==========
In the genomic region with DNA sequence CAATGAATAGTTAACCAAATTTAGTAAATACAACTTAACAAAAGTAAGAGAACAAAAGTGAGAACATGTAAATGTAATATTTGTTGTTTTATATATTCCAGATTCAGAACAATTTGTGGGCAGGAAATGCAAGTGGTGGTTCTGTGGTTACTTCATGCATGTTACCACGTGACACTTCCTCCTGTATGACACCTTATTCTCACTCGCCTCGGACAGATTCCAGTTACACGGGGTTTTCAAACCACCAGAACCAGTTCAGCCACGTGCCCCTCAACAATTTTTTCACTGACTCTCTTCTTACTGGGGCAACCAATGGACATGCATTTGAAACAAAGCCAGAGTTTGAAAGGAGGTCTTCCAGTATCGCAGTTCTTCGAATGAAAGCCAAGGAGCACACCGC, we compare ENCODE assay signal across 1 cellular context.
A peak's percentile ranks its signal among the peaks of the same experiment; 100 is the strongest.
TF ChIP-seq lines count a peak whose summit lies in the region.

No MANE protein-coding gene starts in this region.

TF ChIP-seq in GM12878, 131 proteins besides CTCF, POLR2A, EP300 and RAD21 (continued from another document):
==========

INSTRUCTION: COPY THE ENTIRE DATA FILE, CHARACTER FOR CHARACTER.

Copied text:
In the genomic region with DNA sequence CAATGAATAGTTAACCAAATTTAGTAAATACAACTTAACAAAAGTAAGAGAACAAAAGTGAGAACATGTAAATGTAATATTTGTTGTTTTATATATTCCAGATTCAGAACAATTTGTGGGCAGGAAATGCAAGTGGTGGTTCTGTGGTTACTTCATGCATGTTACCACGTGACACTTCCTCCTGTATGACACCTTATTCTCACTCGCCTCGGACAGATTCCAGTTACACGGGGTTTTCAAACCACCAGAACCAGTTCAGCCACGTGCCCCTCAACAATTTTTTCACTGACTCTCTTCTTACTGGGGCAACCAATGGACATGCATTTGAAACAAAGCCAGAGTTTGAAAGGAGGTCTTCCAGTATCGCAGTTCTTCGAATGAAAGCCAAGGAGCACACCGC, we compare ENCODE assay signal across 1 cellular context.
A peak's percentile ranks its signal among the peaks of the same experiment; 100 is the strongest.
TF ChIP-seq lines count a peak whose summit lies in the region.

No MANE protein-coding gene starts in this region.

TF ChIP-seq in GM12878, 131 proteins besides CTCF, POLR2A, EP300 and RAD21 (continued from another document):